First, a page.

Cognitive-behavioural approaches (CBA) draw on models and methods from educational, psychological, and neuroscientific research about behaviour management and wider aspects of human behaviour. They are organised on a continuum which utilises behavioural methods at one end and cognitive at the other, with varying levels of each in between. They are a loose collection of models and methods arranged around the premise that emotions and associated behaviours result from a transaction between the environment and a pupil’s interpretation and appraisal of it – which can be positive or negative (Friedberg and McClure 2003). Our thoughts and feelings about events, even those that have not occurred, can have a profound effect on our functioning.
Many research projects have demonstrated the effectiveness of CBA in managing disruptive behaviours in pupils (Mennuti et al. 2012). CBA can be applied at the group level (e.g. social problem solving) or individual level (e.g. ADHD pupil). Behavioural approaches focus on manipulating the environment to change behaviour (e.g. changing a classroom seating arrangement to reduce chattering).
They can be used to address organisational influences (e.g. establishing classroom routines) or developing social skills. Cognitive elements can be used to address cognitive deficiencies including self-control of impulsive behaviour and self-regulation of emotions in social contexts. Providing activities which lead to pupil selfcontrol means less time is wasted on dealing with misbehaviour increasing the time available for meaningful work. Cognitive approaches have an emphasis on spoken communication and require a trusting and safe relationship between pupil and teacher. Hence behavioural approaches, which do not rely solely on spoken communication, would be more suitable for pupils with limited language skills (e.g. younger/ SEND pupils). I next consider two important factors of classroom climate that contribute to effective behaviour management.
Classroom climate – some organisational and psychosocial factors
Classroom climate is the sum of the global emotional and management aspects of the classroom (Babad 2009). At one level it concerns organisation, such as the development of classroom routines and procedures, which makes life predictable and results in pupils feeling safe and secure. Routines are what is known in social psychology as a behavioural or social script (Fiske and Taylor 2013). A social script is a set of behaviours and consequences that are expected in a particular context and in school will vary from lesson to lesson, and teacher to teacher. To be effective routines need to be taught explicitly until they are established, and the quickest way to do so is by using a behavioural approach (i.e. reinforcement of desired behaviour). Reinforcement can be tangible (e.g. stickers, points) or social (e.g. verbal support). Done correctly this provides a foundation for a positive relationship with a class by association between a teacher and the reinforcer (something they like).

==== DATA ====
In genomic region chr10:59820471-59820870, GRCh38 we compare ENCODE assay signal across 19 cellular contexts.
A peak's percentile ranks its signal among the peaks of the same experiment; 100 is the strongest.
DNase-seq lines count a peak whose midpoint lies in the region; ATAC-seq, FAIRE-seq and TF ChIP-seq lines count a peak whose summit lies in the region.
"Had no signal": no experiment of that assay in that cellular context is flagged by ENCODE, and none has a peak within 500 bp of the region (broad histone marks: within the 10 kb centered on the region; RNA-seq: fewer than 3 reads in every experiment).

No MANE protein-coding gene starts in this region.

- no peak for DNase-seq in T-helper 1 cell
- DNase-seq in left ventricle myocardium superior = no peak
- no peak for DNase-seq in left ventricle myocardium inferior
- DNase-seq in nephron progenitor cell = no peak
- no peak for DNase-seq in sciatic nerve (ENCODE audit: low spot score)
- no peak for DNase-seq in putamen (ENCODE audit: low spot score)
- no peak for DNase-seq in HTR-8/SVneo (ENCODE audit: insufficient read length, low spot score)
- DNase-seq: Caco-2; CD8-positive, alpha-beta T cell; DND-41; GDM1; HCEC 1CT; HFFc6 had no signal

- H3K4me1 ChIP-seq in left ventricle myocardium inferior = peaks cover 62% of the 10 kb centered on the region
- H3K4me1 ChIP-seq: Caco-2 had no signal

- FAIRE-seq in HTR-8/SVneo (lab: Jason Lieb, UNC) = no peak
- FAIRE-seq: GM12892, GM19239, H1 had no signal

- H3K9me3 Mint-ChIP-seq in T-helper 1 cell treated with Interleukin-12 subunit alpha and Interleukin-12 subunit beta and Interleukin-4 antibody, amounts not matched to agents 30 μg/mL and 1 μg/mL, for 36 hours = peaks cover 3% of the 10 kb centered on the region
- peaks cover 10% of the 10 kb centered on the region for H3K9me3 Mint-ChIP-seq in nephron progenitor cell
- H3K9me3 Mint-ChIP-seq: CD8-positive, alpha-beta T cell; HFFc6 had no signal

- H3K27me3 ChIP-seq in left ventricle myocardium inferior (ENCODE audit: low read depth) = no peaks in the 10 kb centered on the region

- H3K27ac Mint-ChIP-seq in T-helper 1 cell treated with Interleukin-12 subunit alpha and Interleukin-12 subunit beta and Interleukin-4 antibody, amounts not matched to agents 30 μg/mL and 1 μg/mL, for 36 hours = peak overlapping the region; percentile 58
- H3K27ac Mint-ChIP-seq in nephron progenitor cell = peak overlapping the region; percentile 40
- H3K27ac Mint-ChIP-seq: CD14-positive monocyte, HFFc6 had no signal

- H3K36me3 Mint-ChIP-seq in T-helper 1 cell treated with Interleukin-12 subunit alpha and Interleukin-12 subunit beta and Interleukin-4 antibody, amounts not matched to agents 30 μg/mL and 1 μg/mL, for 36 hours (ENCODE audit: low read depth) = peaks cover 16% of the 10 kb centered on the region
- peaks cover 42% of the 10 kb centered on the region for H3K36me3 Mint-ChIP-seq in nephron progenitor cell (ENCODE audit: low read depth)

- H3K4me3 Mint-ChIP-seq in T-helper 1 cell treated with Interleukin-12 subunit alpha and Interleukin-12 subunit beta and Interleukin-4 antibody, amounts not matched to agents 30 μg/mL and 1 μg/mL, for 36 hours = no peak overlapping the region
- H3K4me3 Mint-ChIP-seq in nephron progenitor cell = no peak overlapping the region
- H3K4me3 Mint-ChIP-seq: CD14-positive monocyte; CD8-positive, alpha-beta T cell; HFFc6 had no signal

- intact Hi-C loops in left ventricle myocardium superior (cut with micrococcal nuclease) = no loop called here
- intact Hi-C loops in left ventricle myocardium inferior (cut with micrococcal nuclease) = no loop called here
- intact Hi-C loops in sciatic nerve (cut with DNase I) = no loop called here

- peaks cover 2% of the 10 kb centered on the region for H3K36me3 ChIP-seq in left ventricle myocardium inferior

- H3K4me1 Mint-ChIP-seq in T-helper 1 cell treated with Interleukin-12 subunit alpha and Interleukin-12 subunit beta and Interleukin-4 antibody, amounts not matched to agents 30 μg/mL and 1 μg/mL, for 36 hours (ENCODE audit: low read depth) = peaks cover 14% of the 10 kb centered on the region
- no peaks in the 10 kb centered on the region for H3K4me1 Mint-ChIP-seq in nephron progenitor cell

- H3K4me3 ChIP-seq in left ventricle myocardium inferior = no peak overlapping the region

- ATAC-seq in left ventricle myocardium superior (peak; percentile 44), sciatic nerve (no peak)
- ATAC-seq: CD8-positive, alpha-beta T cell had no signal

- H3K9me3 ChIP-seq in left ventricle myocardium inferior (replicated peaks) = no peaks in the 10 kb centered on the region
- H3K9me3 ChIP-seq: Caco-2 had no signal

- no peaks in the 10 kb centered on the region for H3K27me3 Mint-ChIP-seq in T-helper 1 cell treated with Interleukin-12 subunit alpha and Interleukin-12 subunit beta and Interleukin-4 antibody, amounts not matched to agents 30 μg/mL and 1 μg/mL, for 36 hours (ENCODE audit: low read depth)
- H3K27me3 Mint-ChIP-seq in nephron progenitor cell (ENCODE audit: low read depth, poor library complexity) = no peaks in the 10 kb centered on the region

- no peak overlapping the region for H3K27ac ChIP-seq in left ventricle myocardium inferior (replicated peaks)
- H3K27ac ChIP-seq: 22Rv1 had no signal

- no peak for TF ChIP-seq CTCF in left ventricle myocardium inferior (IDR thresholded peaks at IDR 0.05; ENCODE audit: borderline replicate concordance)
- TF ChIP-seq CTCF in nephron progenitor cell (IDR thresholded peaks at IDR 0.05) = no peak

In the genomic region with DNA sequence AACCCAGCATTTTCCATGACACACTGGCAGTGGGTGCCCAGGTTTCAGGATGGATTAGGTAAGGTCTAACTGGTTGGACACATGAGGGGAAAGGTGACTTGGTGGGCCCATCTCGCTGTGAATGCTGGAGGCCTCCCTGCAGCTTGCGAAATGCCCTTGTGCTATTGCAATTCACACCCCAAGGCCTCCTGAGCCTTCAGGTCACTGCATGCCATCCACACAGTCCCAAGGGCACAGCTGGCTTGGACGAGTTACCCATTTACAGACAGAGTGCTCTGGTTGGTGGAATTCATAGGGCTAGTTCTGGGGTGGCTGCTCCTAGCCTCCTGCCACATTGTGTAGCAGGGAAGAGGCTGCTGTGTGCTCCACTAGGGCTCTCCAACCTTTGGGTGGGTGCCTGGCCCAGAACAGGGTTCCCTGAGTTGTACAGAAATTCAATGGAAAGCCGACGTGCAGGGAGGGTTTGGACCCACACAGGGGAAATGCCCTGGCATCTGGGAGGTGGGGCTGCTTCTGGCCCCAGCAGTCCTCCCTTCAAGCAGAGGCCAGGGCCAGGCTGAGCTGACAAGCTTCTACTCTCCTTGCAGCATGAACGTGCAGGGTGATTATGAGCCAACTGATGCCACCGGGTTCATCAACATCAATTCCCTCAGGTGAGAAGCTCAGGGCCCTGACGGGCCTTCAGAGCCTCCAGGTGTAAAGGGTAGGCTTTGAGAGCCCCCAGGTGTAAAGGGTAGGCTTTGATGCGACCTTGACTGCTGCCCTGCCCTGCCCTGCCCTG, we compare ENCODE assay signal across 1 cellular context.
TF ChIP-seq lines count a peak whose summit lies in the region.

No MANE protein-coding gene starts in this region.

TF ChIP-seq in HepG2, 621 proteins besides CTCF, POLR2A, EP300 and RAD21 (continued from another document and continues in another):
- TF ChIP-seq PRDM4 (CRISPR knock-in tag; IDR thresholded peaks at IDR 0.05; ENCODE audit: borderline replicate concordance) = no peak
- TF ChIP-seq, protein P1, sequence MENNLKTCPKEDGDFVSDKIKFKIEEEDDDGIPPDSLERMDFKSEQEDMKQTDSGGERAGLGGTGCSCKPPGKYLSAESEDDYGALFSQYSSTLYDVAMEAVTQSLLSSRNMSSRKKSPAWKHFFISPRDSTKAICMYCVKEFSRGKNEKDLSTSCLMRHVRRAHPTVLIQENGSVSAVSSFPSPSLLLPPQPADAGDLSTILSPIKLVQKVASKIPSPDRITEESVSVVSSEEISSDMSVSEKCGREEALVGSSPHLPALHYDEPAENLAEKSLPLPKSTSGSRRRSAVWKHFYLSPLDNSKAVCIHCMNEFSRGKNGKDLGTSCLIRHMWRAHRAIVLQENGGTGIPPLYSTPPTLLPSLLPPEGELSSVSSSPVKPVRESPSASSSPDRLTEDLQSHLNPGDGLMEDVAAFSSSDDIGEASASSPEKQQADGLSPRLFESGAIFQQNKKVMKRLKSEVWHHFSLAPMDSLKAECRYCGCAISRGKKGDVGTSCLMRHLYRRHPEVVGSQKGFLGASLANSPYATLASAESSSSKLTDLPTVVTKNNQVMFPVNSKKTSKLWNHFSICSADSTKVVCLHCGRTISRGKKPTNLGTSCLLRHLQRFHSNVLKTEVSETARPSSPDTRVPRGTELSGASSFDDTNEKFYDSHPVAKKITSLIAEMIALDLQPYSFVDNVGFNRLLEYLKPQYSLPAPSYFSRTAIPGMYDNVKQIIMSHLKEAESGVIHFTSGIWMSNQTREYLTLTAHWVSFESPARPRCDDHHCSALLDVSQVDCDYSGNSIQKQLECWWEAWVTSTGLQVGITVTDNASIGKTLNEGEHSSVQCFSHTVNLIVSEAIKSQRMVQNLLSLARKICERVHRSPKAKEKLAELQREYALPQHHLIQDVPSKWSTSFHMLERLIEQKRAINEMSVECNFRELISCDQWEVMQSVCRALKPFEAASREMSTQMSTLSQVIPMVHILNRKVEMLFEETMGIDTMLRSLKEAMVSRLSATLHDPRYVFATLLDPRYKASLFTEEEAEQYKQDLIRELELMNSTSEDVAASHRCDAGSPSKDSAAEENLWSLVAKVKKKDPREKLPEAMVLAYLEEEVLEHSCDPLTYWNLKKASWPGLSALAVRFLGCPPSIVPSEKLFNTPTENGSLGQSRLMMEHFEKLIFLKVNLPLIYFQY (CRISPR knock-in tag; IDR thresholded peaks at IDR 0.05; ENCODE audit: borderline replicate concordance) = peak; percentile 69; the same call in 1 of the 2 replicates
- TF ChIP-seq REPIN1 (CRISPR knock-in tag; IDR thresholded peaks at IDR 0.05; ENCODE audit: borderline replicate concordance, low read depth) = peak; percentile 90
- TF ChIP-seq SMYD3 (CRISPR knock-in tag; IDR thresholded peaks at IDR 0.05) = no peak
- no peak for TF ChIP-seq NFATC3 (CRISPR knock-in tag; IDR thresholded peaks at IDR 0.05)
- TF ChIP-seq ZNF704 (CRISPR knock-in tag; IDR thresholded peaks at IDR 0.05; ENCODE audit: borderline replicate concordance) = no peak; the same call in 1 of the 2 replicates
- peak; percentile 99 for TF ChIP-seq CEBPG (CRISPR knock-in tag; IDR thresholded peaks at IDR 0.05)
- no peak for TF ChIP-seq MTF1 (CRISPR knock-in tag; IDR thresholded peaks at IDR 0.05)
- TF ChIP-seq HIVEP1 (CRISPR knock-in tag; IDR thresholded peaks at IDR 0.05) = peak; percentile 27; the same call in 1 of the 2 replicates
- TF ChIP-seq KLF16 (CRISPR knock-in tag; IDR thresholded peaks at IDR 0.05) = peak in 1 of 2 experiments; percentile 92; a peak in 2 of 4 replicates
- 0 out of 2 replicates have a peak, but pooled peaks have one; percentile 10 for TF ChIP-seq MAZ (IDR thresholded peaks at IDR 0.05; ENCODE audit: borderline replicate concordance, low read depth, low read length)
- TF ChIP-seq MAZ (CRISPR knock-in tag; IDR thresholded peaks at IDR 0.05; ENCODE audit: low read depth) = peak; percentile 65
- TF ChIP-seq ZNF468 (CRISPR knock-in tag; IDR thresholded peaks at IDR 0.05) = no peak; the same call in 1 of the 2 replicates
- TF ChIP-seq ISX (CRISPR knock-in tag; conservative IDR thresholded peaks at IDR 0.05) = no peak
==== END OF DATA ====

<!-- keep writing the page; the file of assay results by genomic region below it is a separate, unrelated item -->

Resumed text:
The quality of social interaction between teacher and pupil has a direct relationship with the psychosocial classroom climate, including pupils’ social behaviour. A positive climate is associated with a sense of connectedness and enjoyment which leads to greater pupil engagement with learning and less disruptive behaviour (Crosnoe et al. 2004). Social elements of classroom climate are dependent upon how teachers communicate their expectations through verbal (VB) and nonverbal (NVB) behaviour.
Whilst language is the primary means of communicating, Kostic and Chadee (2014) emphasise the importance of NVB since they convey emotional states. Although teachers can exert volitional control over what they say, they are less adept at controlling their facial expression and body language (Babad and Taylor 1992). Teachers who claimed they could control their NVB were found to be least able to do so (Babad 2009). Communication can be corrupted through ‘emotional leakage’, undermining what is being said when it is not consistent with other NVB being displayed. For example, Ekman (2009) found that micro-expressions of emotion, which last for less than 0.5 seconds, often do not match what is being said or gestured, and so reveal the true emotional state of an individual.
Babad et al. (2003) have carried out a series of studies of primary and secondary pupils in which they were required to judge NVB of teachers without hearing what was being said. They found that pupils as young as 10 could easily detect favouritism and did not appreciate it. Where this occurs, pupils are more likely to respond negatively. Since cognitive approaches require a trusting relationship between teacher and pupils, contradictory messages from teachers are not conducive to forming such relationships. It is possible for teachers to learn to control their NVB but is easier for some than others. One method of starting this process is to video yourself teaching*. Then review the video with the sound turned off and evaluate the messages being conveyed to different pupils. Do the messages seem similar as judged by physical proximity, body posture, gesture, eye contact, smiling? You can carry out the same process with trusted colleagues to determine the inter-rater reliability of your conclusions.
In sum, there is no one-size-fits-all CMP to manage disruptive behaviour effectively. Classroom dynamics are fluid, so to make your CMP effective you need to monitor and evaluate it in order to respond to a changing classroom climate. However, the evaluation can only be as robust as the research on which the CMP is based.
* NB ensure child safeguarding policies are followed when using recording equipment in the classroom